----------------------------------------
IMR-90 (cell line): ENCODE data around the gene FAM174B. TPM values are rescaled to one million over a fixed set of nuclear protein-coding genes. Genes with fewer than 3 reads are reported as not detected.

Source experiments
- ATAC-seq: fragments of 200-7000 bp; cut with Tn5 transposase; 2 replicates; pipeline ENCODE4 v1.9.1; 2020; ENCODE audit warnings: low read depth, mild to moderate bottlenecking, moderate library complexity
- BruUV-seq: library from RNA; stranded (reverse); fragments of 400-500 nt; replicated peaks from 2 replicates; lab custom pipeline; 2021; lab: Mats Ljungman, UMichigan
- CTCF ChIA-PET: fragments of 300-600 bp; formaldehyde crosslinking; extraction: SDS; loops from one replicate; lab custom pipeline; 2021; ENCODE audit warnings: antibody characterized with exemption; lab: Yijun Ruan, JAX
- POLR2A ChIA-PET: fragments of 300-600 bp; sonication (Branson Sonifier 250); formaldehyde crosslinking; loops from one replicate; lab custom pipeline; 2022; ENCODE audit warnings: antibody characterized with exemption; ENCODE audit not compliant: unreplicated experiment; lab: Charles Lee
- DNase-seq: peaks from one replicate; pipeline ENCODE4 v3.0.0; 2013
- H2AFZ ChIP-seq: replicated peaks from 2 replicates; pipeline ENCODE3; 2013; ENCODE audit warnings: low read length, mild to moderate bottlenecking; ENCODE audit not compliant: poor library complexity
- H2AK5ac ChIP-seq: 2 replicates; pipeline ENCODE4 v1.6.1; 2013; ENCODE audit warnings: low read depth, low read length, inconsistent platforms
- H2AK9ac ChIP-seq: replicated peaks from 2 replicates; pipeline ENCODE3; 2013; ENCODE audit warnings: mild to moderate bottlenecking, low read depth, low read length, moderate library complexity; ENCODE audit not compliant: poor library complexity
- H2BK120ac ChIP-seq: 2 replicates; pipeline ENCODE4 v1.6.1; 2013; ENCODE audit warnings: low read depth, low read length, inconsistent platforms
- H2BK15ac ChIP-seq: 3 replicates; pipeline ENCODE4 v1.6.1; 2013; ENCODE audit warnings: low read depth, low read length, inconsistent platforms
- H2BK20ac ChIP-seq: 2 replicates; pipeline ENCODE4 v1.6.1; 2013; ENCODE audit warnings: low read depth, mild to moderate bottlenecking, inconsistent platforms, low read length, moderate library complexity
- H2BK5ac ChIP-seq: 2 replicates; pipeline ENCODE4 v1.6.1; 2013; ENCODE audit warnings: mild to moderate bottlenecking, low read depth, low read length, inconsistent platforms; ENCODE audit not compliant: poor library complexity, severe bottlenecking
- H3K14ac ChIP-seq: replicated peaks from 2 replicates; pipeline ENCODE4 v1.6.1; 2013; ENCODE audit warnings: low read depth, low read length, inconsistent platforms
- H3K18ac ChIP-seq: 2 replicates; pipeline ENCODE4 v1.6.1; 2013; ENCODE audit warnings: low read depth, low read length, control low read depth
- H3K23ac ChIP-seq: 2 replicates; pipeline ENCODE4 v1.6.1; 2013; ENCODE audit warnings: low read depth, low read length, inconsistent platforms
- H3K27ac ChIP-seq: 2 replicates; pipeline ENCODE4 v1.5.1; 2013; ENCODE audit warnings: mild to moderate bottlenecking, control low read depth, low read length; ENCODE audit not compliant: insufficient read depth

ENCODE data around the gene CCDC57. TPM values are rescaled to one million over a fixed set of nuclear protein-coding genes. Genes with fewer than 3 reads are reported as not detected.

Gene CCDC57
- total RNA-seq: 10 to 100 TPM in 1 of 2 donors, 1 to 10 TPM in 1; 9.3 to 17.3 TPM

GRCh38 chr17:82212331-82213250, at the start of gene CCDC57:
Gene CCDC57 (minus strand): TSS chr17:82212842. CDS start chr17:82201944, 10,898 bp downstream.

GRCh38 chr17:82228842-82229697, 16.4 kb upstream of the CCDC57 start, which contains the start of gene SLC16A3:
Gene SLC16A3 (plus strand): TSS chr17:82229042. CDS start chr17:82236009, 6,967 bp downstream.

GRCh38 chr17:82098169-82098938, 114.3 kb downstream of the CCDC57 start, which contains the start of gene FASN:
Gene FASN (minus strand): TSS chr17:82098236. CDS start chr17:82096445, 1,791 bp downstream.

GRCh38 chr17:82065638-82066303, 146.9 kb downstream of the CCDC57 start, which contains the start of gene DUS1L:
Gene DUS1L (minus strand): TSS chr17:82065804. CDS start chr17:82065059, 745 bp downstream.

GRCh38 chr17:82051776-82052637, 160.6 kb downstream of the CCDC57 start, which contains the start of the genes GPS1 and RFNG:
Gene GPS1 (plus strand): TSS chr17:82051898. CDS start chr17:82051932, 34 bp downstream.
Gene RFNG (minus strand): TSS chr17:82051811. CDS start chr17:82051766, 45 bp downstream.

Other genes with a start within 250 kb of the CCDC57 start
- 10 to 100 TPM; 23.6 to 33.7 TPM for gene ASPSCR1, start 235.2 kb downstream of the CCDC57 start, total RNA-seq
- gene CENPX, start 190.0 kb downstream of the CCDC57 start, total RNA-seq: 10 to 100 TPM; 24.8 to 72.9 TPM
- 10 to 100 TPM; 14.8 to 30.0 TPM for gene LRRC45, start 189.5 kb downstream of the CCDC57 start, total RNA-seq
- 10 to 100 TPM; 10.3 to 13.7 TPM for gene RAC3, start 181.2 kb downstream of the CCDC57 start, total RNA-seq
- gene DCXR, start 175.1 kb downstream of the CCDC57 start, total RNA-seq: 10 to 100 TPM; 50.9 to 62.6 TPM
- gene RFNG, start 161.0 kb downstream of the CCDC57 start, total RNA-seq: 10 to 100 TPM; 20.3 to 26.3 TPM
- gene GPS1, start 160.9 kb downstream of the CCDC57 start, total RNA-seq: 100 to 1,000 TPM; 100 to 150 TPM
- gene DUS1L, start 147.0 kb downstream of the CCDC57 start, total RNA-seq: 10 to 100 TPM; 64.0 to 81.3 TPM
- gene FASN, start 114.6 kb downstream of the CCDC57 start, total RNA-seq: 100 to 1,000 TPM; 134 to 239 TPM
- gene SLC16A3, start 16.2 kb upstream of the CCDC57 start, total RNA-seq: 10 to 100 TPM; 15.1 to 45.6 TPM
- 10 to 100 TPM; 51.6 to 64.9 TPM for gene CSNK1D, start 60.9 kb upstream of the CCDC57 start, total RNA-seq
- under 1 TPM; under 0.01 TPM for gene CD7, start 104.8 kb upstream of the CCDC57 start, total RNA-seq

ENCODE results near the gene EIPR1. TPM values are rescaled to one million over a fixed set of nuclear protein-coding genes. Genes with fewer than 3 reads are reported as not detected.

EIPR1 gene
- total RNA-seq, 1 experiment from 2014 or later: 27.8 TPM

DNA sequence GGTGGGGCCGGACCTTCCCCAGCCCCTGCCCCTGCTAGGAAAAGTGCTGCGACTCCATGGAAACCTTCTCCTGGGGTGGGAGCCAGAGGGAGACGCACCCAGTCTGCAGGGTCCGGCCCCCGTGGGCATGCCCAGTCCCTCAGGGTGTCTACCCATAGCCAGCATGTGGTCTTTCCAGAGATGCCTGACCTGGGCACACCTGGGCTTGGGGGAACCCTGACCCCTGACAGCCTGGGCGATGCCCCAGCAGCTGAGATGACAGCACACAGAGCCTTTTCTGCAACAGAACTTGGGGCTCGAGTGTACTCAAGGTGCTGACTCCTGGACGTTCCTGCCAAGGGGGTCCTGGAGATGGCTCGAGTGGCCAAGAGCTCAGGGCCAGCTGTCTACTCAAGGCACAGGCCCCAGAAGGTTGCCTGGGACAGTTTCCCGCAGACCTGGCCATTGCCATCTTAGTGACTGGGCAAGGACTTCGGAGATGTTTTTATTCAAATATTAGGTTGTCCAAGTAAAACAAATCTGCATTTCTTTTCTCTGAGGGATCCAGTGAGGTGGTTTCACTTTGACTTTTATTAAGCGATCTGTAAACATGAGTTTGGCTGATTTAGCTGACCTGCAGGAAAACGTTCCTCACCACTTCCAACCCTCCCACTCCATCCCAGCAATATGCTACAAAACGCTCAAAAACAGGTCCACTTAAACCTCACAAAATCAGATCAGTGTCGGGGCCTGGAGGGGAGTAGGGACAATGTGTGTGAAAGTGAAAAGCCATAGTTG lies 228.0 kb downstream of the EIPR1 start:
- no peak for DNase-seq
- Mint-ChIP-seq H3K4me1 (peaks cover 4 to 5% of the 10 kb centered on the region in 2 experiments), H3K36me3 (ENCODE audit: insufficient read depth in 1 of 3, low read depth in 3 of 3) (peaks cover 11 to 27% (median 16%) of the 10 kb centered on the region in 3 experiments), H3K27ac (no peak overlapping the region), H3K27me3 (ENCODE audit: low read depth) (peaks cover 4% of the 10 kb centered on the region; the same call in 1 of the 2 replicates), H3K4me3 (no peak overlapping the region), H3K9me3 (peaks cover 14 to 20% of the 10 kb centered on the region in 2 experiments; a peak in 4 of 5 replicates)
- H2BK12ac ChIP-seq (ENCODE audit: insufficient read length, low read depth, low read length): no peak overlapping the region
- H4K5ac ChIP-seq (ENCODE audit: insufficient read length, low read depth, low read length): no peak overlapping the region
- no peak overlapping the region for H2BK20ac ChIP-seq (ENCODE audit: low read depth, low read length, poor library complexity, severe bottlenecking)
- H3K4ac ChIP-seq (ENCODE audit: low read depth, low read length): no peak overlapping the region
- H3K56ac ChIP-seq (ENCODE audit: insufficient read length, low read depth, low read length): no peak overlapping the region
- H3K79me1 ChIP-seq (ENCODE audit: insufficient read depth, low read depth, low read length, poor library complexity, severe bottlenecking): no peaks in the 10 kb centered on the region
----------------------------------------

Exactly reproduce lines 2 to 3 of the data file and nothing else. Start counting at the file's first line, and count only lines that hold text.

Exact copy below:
Source experiments
- ATAC-seq: fragments of 200-7000 bp; cut with Tn5 transposase; 2 replicates; pipeline ENCODE4 v1.9.1; 2020; ENCODE audit warnings: low read depth, mild to moderate bottlenecking, moderate library complexity